U.K. consumer confidence plummets amid lockdown
U.K. consumer confidence plummeted in the last two weeks of March in the biggest drop ever recorded as the nation entered a state of lockdown in an attempt to slow the rapid spread of the coronavirus.
An index of consumer confidence gathered by market research firm GfK fell by 25 points to minus 34. It was the index's lowest reading since February 2009 and the biggest single drop in the index's history, which stretches back as far as 1974.
Consumer sentiment nosedived as Britons feared a sharp decline in their financial situation and the economy. A subindex gauging consumers' expectations about their personal finances in the next 12 months fell 20 points to minus 17 and another, on their views about the state of the economy in the year ahead, fell 29 points to minus 56. In a worrying sign for retailers, a gauge of consumers' likelihood to make major purchases slumped 50 points to minus 52.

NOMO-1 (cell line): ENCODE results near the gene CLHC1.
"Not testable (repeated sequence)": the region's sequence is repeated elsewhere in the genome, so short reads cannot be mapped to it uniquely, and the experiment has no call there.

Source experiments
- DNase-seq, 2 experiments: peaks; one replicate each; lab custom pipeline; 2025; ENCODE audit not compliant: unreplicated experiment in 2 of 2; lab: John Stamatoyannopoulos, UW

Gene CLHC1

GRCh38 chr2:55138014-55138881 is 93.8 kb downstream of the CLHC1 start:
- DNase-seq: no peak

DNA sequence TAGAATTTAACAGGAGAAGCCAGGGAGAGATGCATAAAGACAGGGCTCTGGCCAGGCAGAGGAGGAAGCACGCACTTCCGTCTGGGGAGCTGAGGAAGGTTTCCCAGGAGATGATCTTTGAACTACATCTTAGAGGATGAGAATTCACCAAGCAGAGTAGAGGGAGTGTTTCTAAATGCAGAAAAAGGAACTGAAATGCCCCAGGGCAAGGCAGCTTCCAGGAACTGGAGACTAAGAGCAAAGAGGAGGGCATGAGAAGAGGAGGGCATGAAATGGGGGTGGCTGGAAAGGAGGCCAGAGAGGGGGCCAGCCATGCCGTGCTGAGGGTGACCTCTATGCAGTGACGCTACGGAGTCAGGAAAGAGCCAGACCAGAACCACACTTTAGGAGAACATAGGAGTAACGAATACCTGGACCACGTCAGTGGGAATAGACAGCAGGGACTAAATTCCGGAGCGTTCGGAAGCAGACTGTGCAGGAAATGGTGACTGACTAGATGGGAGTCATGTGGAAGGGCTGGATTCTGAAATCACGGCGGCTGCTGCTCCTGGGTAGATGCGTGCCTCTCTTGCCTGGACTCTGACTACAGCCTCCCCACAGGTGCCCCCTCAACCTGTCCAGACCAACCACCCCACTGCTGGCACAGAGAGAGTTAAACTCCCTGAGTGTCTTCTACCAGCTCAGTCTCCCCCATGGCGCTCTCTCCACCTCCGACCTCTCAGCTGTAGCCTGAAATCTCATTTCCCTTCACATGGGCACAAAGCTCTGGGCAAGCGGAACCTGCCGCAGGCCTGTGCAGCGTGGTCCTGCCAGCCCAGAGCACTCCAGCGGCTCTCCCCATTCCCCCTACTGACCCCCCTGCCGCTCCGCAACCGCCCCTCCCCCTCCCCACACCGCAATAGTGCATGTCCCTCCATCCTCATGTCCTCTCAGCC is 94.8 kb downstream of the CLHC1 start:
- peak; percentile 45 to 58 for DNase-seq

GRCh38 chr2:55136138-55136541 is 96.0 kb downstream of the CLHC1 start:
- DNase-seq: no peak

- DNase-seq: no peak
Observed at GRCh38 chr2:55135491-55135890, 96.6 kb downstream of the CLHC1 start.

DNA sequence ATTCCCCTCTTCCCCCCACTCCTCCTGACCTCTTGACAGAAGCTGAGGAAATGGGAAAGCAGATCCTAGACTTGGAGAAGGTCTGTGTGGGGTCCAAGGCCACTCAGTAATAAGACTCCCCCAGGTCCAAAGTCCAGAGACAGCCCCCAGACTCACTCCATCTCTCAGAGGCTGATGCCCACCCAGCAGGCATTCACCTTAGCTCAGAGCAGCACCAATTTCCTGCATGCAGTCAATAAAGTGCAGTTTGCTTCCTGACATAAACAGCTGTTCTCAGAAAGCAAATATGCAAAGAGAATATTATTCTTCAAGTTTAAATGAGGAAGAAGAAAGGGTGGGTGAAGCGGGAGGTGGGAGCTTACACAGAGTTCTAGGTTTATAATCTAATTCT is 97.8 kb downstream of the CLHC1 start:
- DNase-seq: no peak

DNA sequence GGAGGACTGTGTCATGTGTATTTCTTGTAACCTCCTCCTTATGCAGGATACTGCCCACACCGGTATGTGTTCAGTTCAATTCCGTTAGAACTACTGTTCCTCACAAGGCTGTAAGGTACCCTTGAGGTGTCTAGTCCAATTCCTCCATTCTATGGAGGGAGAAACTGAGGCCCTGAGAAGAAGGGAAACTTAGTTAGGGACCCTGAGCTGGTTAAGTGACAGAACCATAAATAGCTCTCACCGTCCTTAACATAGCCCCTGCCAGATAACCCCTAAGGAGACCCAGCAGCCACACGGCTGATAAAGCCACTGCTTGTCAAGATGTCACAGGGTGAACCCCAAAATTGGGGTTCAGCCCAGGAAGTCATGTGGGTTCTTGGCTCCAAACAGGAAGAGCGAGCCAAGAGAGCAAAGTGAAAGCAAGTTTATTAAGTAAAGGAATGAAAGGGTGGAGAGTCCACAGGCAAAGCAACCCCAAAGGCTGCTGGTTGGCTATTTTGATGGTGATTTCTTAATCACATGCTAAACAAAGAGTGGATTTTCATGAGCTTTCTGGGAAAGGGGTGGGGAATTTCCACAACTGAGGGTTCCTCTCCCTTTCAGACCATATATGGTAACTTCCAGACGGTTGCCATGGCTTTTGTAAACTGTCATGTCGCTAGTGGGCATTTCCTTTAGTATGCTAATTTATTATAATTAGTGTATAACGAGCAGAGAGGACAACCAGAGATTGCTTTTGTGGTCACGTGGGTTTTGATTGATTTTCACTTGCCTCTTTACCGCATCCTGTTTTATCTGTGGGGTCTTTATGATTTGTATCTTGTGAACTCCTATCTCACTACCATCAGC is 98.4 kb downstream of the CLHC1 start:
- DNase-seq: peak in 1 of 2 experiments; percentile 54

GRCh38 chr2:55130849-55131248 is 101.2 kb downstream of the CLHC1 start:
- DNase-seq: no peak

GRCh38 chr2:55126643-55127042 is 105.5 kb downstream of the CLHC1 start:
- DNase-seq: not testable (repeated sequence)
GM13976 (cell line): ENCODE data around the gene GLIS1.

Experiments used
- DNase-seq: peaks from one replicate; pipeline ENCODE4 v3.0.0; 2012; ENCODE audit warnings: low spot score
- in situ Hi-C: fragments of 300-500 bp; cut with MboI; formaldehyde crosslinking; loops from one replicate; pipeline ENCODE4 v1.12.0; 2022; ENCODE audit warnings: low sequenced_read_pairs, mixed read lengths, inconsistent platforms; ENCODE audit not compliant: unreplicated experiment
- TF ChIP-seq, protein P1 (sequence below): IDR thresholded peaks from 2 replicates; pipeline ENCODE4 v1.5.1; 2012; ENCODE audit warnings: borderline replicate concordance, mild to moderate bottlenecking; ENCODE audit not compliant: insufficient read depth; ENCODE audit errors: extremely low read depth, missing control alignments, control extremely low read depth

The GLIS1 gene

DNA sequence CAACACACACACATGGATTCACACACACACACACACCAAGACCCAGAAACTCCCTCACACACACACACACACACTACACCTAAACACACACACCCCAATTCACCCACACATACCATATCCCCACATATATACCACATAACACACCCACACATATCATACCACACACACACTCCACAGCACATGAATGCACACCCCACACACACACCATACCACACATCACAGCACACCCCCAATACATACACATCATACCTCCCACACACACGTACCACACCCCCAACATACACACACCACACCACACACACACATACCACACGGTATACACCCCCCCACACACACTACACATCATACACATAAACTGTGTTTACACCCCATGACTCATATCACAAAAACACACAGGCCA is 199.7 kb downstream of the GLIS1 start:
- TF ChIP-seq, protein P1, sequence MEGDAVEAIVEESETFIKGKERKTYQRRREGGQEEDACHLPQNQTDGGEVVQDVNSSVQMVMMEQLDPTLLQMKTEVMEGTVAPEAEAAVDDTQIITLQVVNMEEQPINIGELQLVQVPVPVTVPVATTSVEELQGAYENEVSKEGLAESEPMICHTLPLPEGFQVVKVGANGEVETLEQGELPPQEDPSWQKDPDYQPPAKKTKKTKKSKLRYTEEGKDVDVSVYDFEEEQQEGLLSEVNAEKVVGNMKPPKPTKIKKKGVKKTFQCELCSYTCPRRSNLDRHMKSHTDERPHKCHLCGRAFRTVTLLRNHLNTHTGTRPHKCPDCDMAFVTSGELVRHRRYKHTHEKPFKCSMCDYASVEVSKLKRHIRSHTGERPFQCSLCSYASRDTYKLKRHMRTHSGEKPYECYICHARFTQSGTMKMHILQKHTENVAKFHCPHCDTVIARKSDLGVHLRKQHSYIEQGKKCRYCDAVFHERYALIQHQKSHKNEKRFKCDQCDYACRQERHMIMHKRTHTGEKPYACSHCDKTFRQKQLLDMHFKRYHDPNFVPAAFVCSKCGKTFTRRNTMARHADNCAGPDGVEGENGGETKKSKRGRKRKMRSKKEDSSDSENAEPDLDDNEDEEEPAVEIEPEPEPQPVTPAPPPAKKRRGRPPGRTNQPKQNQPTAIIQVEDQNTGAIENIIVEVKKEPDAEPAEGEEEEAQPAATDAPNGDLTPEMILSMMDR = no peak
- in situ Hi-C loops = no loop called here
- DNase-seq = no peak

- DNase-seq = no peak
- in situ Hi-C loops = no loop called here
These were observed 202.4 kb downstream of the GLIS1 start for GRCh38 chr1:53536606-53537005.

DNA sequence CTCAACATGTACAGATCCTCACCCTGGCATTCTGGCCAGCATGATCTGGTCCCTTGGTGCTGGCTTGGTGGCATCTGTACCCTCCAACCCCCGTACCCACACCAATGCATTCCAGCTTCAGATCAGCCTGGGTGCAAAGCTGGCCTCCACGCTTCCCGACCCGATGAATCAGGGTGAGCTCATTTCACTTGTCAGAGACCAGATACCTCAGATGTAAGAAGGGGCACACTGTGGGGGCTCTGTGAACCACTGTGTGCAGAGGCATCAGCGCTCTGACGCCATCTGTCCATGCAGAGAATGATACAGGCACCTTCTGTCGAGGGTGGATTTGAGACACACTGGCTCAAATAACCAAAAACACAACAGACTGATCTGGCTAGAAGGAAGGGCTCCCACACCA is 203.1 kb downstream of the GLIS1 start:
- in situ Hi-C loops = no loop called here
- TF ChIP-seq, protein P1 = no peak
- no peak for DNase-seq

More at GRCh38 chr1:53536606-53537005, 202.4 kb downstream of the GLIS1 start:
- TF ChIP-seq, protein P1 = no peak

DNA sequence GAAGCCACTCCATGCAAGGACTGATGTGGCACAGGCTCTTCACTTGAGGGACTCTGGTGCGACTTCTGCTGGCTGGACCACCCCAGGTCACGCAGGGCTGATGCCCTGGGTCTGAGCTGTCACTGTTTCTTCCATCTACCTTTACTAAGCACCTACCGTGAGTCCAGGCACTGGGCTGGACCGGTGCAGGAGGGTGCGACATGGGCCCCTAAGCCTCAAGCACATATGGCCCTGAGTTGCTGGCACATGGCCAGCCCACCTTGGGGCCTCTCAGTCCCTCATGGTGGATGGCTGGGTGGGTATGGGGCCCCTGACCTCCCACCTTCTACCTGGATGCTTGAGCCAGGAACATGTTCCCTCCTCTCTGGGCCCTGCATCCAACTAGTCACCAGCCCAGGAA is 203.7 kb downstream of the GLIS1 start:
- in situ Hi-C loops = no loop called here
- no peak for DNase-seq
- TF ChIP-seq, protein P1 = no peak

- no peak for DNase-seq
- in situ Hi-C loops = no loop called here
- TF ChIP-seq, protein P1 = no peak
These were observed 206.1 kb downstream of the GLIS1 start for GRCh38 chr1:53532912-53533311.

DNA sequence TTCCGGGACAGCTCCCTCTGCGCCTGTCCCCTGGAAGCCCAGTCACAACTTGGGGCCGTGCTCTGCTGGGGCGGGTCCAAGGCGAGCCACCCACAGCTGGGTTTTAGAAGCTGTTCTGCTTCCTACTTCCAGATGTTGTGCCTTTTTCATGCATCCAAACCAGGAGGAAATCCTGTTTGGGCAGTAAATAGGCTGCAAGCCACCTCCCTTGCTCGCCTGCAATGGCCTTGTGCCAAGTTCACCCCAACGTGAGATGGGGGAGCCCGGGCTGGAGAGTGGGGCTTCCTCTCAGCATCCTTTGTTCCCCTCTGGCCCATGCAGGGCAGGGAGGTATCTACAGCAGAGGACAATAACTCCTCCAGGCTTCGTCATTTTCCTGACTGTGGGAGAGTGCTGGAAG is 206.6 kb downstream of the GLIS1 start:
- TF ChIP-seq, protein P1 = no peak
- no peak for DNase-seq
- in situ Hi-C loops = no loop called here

This was the second reading of U.K. consumer confidence for March produced by GfK. The first, based on surveys conducted in the first two weeks of the month, showed a small drop in consumer sentiment as concern over the virus grew. Sentiment fell two points in that period to minus nine.
The latest surveys took place after the government rolled out a nationwide lockdown that bans residents from leaving their homes other than in essential circumstances, and ordered the closure of all bars, pubs, restaurants and other businesses deemed nonessential.
As of Friday morning, there were more than 33,000 confirmed cases of the coronavirus in the U.K. as well as more than 2,900 known deaths from the virus.
GfK surveyed 2,000 adults between March 16 and March 27 and produced the index on behalf of the European Commission.